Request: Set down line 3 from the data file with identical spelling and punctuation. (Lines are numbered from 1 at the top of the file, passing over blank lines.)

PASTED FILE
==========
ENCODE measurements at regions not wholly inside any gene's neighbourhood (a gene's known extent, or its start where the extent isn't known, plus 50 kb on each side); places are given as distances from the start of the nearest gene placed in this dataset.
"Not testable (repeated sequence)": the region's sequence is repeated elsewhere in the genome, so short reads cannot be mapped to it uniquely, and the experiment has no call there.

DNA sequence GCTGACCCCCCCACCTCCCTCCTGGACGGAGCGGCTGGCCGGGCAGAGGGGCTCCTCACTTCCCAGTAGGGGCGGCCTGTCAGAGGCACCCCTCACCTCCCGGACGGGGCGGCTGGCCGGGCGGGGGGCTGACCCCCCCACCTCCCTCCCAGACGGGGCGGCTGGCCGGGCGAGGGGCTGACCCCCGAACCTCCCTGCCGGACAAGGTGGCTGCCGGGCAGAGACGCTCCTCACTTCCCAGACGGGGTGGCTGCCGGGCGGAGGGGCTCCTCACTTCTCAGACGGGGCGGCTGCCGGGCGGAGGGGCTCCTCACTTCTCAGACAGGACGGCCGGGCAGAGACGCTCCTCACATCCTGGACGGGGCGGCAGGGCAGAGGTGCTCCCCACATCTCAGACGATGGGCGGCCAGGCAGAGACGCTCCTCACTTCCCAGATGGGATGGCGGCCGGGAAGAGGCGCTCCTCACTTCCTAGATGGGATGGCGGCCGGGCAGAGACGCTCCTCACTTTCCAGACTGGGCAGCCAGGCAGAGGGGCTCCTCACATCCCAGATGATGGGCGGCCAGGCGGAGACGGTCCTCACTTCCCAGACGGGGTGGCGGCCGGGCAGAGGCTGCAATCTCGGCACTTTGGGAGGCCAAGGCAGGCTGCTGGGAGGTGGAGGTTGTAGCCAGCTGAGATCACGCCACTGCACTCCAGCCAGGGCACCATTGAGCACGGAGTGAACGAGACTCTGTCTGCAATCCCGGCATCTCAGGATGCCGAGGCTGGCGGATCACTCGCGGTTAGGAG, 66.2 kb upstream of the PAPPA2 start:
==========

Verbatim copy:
DNA sequence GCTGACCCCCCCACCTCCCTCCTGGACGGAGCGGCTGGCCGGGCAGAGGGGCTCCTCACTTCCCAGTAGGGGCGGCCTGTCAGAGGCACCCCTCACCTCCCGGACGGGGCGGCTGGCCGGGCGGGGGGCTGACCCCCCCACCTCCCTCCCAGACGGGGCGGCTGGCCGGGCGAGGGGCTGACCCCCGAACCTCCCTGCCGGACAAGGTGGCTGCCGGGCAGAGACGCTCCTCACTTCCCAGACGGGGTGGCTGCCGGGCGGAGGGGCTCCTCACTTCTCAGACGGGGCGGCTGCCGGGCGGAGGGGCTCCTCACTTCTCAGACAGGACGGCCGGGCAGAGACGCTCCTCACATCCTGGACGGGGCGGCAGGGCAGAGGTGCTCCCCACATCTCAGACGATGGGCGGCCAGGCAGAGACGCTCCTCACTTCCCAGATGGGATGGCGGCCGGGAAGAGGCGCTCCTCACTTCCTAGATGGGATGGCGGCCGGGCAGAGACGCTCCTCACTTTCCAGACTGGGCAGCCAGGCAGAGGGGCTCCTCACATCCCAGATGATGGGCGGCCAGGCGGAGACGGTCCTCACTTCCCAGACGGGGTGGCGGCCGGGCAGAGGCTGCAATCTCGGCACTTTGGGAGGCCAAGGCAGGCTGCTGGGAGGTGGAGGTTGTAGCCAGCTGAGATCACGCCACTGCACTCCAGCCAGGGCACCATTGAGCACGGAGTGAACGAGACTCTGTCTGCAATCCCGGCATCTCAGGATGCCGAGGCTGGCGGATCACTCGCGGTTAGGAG, 66.2 kb upstream of the PAPPA2 start: